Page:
The cameras were made in the ’70s and the New-Nikkor 55mm f/1.2 lens was used to take pictures of our ozone layer. Notice that only the essential engravings were not painted in matte black. Note also that some of the controls and knobs are different from the production versions because astronauts use very thick gloves. No film changing in space for you!

There were 2 types of bulk magazines used, they were nicknamed “Big” and “Small”. The film stock used is also special, they were thinner and they used polyester and not acetate as the substrate material. One interesting thing to note is that the film advance mechanisms were modified so “Big” and “Small” are capable of doing 250 and 72 frames respectively.

Here are some of the modifications done on the Nikon F3 to make it kosher for NASA (the cameras have to be compliant in order to be sent to space):

  • The housing was painted in matte black (Nikon F).
  • The lubricant used was special and it costs a fortune for just a small tub.
  • All of the rubber and plastic parts were replaced with metal parts.
  • The use of lead solders was heavily controlled/supervised by NASA.
  • Special gas and spark resistant coatings.
  • Extreme temperature protection.
  • Different firmware.

The Nikon F3 backs were heavily modified. A place for a memo was included and a fuse box had to be implemented just in case. I don’t understand the bit where the 18ms thing was mentioned so I am not going to speculate and give you any bogus information.

Here are some more interesting things. The filters used were special and like what I said earlier, every part has serial numbers. The screws probably don’t have the serials since this is going to be impractical, but who knows!? If you have the money, why not?

This is the slide for the Nikon SB-800’s special EVA cover. The special Nikon SB-800 here’s been modified a bit because the arc-discharge will not work in the vacuum of space but the bulb and flash tube is exactly the same as the ones used on commercial models. That big housing beside it is the special power pack.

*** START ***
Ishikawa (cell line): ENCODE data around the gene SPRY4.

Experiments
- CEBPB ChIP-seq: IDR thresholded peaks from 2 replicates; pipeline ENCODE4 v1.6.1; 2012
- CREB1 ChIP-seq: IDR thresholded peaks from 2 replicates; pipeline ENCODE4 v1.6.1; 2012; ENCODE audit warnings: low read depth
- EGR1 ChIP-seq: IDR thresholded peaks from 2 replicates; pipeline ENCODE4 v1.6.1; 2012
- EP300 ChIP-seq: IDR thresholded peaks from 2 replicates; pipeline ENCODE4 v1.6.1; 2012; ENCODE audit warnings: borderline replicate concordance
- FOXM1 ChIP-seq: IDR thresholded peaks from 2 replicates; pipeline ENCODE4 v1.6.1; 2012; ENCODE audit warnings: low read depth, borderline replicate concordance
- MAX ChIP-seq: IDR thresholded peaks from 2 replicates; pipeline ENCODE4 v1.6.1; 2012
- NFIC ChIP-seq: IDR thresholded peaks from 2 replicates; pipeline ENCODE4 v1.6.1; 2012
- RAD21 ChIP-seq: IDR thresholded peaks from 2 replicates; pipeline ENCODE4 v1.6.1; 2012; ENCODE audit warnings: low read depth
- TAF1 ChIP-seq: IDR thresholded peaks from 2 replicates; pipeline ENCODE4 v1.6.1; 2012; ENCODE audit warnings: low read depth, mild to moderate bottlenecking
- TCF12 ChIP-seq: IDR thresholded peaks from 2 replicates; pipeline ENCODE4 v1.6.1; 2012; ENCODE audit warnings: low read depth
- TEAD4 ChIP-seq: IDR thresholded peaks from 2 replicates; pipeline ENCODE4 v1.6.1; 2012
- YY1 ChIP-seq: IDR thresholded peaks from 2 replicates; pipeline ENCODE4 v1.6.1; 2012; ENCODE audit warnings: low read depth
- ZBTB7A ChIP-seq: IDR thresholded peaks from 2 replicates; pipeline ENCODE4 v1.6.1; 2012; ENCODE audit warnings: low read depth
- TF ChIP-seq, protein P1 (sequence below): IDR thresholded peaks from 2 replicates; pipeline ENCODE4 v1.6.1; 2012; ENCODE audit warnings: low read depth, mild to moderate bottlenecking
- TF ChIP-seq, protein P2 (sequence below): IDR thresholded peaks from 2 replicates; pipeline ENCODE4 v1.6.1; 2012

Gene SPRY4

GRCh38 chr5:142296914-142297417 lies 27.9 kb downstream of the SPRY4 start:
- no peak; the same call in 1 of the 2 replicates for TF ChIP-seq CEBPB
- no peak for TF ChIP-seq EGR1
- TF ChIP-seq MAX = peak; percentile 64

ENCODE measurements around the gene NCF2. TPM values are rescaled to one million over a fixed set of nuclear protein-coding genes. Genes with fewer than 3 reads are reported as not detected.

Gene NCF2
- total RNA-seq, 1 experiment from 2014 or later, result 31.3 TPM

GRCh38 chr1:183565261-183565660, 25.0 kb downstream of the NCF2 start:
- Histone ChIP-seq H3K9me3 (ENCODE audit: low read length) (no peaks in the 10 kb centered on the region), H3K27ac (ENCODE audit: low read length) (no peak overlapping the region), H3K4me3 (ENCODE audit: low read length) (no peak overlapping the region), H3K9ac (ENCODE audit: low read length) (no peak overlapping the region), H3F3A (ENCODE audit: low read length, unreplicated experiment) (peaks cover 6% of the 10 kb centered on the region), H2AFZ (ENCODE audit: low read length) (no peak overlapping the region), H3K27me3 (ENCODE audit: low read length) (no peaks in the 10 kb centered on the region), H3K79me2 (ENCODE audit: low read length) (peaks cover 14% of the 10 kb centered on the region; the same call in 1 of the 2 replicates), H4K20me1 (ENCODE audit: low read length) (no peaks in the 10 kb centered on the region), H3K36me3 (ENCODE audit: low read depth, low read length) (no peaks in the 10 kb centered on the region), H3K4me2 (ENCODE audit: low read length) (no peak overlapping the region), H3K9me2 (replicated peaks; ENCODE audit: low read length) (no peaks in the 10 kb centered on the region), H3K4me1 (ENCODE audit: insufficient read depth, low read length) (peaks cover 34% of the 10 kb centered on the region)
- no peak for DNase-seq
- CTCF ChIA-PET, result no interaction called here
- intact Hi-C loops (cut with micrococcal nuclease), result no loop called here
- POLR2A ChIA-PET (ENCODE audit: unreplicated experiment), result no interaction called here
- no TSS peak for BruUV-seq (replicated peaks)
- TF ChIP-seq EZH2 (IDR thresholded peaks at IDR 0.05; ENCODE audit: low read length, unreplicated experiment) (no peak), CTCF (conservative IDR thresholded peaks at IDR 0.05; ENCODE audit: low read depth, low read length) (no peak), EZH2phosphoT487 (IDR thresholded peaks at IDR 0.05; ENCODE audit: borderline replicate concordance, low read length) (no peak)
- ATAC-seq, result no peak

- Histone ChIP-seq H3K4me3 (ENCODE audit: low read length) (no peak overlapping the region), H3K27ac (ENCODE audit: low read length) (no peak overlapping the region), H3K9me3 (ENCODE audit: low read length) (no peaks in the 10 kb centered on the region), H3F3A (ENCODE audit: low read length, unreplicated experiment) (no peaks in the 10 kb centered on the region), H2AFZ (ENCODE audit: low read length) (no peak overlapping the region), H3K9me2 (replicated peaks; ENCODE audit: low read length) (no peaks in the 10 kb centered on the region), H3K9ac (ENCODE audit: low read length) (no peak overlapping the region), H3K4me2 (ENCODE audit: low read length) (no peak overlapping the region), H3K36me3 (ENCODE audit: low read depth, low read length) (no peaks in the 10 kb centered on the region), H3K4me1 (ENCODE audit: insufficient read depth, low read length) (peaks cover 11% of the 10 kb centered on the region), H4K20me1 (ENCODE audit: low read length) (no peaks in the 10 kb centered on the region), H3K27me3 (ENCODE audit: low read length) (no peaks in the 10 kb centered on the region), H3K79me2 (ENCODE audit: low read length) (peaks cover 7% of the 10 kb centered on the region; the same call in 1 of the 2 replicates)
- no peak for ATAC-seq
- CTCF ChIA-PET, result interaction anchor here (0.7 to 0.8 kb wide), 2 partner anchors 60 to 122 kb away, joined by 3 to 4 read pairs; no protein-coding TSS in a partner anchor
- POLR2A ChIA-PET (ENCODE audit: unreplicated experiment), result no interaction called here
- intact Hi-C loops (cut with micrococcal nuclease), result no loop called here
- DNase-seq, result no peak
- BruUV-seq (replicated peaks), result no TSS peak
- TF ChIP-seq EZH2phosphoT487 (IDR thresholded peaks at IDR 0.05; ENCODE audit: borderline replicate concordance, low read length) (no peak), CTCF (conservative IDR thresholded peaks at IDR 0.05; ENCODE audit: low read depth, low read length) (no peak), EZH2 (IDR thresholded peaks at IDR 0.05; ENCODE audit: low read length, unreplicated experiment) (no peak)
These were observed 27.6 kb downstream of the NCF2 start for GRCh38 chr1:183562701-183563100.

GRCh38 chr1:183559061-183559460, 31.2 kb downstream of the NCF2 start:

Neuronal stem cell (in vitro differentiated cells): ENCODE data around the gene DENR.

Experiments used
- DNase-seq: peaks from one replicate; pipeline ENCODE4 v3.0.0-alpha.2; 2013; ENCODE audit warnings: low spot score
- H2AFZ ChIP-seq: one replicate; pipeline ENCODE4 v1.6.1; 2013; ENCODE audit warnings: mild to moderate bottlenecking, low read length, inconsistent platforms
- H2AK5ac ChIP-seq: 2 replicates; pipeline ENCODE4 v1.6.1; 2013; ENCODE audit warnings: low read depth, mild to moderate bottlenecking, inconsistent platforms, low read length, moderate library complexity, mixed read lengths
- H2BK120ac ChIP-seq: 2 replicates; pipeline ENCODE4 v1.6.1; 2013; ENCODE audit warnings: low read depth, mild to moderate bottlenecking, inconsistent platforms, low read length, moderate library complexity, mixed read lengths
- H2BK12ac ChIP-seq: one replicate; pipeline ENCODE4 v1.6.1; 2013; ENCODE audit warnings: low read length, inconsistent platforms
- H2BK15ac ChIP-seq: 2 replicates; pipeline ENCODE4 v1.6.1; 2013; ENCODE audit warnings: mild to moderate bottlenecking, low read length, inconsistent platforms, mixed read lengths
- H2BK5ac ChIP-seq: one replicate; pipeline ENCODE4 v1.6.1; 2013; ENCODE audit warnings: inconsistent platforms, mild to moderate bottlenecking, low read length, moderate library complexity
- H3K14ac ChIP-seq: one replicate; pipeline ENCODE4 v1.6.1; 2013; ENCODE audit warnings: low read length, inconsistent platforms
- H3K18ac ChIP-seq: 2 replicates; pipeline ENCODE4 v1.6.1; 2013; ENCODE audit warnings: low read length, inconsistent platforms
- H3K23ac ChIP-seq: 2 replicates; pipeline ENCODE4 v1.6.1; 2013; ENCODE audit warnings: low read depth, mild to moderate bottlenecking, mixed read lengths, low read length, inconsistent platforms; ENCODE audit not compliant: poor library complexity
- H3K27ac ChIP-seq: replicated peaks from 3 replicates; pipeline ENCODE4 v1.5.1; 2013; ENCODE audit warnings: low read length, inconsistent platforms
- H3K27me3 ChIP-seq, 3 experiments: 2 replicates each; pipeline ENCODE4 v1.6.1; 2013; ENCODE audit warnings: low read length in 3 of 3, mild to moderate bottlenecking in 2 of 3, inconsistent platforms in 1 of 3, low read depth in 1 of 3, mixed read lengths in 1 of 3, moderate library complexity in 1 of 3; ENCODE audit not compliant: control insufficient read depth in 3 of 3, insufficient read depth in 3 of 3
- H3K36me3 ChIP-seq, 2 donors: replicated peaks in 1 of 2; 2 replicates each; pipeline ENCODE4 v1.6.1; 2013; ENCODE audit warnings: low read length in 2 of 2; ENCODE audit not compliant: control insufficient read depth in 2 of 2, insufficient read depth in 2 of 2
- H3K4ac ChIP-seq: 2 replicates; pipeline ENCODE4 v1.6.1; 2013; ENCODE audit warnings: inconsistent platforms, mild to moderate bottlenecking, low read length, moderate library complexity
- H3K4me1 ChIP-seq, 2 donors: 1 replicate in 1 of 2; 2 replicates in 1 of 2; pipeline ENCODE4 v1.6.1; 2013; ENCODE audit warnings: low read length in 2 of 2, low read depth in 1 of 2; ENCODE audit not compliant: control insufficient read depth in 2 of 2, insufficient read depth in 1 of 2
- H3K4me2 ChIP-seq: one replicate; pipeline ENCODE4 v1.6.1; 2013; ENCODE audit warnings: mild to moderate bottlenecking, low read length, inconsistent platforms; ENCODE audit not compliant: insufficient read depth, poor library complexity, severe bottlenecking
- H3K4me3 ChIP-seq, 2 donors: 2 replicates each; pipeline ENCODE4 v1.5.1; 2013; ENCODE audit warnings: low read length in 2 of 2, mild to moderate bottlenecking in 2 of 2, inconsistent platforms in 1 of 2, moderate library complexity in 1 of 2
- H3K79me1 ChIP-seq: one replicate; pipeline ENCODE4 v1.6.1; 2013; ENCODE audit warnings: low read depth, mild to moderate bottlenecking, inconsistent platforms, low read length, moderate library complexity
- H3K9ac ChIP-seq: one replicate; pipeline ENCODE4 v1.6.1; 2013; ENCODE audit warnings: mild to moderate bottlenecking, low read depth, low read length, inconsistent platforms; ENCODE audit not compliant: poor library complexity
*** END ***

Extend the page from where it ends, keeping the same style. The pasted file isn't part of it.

The special EVA cover of the Nikon D4 for NASA was made from a combination of those materials you see on the caption. It was made to withstand the speed and temperatures mentioned in the bubble. Wow, 8km/second! That is super fast!

This is basically just a timeline of what Nikon cameras were sent to space and when they served as space cameras. It is interesting to note that even the humble Nikon FM/FE series went to space with the Russians. This shows that these little cameras are tough!

The Nikon D4 was modified to use special lubricants, some insulation, a modified quick shoe and some velcro strips stuck to it here and there. The tag is also interesting.

This was a long but interesting talk. I will admit that I got sleepy at times because I didn’t have enough sleep the night before this but I tried my best to keep myself awake because this is not a common topic with scarce information available online.

I hope you enjoyed this report!

About the author: Richard Haw is a photographer based in Tokyo, Japan. You can find more of his work and writing on his website. This article was also published here.